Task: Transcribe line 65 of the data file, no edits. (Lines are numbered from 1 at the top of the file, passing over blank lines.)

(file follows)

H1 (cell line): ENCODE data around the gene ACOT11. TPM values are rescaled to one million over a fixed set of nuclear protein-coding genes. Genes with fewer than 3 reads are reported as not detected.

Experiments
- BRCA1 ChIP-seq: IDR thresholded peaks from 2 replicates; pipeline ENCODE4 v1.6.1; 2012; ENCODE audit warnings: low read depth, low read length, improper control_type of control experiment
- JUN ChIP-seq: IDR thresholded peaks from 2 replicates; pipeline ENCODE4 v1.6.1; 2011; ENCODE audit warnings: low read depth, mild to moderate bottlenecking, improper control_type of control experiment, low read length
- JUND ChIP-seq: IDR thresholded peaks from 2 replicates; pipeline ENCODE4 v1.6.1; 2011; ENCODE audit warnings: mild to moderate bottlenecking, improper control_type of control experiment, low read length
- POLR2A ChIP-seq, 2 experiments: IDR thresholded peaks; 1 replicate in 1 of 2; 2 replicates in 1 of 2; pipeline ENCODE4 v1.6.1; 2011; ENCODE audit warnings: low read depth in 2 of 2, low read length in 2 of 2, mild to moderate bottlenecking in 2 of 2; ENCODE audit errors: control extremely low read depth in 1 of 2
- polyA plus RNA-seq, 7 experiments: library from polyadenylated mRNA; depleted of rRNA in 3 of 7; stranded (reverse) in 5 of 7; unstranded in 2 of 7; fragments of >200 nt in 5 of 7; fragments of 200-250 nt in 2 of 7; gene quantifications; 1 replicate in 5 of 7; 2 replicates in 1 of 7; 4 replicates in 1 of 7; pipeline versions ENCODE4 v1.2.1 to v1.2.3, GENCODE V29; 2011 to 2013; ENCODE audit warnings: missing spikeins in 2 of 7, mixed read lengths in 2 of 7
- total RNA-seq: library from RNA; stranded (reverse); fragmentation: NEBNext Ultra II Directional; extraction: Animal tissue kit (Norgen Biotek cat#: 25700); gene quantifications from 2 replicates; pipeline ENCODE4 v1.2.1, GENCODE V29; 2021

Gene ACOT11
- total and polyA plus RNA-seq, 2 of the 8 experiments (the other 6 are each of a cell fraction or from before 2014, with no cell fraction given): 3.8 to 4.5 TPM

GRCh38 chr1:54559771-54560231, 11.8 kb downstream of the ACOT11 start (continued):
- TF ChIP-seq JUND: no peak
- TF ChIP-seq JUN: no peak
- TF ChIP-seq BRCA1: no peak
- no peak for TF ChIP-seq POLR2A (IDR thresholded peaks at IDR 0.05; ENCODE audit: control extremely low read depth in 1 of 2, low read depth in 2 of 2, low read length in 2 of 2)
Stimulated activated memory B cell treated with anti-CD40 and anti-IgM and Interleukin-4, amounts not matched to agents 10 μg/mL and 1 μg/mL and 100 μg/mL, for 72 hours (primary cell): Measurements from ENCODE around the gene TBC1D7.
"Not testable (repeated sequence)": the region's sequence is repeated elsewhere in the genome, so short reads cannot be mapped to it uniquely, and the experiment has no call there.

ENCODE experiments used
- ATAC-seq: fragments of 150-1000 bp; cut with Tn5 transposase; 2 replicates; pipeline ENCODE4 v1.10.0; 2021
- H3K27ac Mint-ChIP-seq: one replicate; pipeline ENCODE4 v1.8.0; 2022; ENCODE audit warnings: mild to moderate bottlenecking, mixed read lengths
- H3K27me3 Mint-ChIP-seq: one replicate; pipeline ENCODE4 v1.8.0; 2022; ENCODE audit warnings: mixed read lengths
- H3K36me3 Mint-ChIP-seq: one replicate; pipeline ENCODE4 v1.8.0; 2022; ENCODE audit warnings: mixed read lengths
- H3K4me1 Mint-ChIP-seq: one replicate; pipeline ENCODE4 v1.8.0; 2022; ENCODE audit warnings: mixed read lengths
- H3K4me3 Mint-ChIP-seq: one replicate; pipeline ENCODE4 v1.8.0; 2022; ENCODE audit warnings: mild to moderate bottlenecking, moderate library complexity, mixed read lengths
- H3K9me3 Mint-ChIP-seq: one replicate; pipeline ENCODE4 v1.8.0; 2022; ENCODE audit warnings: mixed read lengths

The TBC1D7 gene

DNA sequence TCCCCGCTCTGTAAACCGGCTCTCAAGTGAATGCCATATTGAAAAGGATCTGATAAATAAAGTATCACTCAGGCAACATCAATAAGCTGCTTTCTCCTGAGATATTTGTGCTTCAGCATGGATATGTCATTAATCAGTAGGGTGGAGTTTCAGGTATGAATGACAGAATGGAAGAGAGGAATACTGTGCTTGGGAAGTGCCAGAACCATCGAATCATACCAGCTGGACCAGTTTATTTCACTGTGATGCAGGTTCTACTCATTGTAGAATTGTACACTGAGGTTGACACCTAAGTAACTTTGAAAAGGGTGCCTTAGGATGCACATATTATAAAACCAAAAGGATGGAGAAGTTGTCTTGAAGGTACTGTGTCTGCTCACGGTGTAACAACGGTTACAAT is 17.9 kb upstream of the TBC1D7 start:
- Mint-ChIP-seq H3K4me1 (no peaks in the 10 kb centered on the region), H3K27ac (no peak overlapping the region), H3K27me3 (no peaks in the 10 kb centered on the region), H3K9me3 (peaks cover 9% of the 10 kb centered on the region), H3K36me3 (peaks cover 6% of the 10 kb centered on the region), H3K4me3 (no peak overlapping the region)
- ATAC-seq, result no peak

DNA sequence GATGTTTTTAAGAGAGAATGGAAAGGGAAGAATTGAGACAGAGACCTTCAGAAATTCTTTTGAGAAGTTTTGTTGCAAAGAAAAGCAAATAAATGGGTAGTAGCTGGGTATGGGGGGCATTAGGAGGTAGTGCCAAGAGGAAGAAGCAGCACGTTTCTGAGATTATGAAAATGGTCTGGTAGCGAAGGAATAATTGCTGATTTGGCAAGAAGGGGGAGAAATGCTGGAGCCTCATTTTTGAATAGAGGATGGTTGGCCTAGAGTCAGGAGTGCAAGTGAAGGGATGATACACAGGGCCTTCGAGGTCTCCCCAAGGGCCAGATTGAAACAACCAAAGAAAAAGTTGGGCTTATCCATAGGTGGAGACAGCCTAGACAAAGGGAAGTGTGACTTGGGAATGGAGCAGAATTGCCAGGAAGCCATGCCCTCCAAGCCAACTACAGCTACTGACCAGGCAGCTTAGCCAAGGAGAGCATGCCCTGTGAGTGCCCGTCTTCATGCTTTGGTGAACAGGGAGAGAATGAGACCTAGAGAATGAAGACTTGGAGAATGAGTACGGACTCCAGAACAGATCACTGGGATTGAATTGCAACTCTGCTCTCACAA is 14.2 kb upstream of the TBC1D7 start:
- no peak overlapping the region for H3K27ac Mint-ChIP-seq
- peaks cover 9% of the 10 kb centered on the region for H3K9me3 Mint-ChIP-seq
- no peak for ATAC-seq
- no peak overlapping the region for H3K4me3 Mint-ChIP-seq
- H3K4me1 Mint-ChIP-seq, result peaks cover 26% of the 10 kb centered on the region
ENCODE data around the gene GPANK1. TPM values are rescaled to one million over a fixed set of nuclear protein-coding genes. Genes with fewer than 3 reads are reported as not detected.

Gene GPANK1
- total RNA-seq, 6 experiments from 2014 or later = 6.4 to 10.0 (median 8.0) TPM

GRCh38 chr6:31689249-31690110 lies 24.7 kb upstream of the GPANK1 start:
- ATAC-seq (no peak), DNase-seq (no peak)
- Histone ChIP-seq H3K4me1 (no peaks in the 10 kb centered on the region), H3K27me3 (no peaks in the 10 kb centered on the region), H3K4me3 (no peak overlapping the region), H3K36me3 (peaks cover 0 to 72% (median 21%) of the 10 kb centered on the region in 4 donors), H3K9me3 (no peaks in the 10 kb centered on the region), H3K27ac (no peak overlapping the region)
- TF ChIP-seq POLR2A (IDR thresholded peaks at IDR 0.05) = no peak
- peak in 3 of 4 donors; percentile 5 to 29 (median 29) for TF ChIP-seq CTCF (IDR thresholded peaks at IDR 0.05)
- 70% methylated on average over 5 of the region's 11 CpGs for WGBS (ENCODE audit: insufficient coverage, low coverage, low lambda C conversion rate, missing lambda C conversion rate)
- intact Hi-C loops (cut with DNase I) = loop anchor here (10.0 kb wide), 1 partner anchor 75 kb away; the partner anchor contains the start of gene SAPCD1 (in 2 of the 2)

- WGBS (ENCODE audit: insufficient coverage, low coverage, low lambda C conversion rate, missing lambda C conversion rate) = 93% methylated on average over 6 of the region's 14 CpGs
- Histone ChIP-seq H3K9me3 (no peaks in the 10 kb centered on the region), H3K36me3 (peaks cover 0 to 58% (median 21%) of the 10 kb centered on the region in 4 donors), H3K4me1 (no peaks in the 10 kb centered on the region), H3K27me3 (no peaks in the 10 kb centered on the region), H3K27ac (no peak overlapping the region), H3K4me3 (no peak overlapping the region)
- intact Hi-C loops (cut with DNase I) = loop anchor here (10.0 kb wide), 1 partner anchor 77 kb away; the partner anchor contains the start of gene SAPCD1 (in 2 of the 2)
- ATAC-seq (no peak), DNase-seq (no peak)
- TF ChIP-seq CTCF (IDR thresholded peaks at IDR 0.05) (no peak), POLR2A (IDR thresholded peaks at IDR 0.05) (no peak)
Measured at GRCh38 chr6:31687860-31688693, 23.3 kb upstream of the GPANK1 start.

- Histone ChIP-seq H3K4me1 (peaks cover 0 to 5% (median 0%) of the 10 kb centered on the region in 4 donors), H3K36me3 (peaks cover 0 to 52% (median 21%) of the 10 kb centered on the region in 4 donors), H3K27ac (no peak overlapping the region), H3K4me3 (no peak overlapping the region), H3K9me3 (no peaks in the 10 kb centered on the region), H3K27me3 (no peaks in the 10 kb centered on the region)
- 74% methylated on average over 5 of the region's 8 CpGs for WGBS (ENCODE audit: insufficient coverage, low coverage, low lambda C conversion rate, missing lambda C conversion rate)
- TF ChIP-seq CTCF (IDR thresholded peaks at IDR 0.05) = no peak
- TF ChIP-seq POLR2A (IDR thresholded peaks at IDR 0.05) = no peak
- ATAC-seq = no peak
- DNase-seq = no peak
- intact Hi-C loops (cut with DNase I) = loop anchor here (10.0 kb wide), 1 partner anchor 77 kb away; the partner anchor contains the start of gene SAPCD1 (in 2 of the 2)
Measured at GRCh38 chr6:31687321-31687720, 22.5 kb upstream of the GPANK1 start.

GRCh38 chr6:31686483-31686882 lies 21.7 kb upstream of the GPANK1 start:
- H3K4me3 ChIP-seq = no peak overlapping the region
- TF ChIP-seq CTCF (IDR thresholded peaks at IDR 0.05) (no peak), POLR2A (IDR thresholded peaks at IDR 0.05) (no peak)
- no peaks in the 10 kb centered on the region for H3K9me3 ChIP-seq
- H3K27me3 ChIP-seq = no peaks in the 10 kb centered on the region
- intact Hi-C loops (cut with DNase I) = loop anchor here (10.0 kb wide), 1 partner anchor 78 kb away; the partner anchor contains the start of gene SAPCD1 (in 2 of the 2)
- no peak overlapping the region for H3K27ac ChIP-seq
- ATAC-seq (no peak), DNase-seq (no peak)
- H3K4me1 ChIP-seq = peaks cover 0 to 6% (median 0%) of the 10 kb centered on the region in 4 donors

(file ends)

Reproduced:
- intact Hi-C loops (cut with DNase I) = loop anchor here (10.0 kb wide), 1 partner anchor 78 kb away; the partner anchor contains the start of gene SAPCD1 (in 2 of the 2)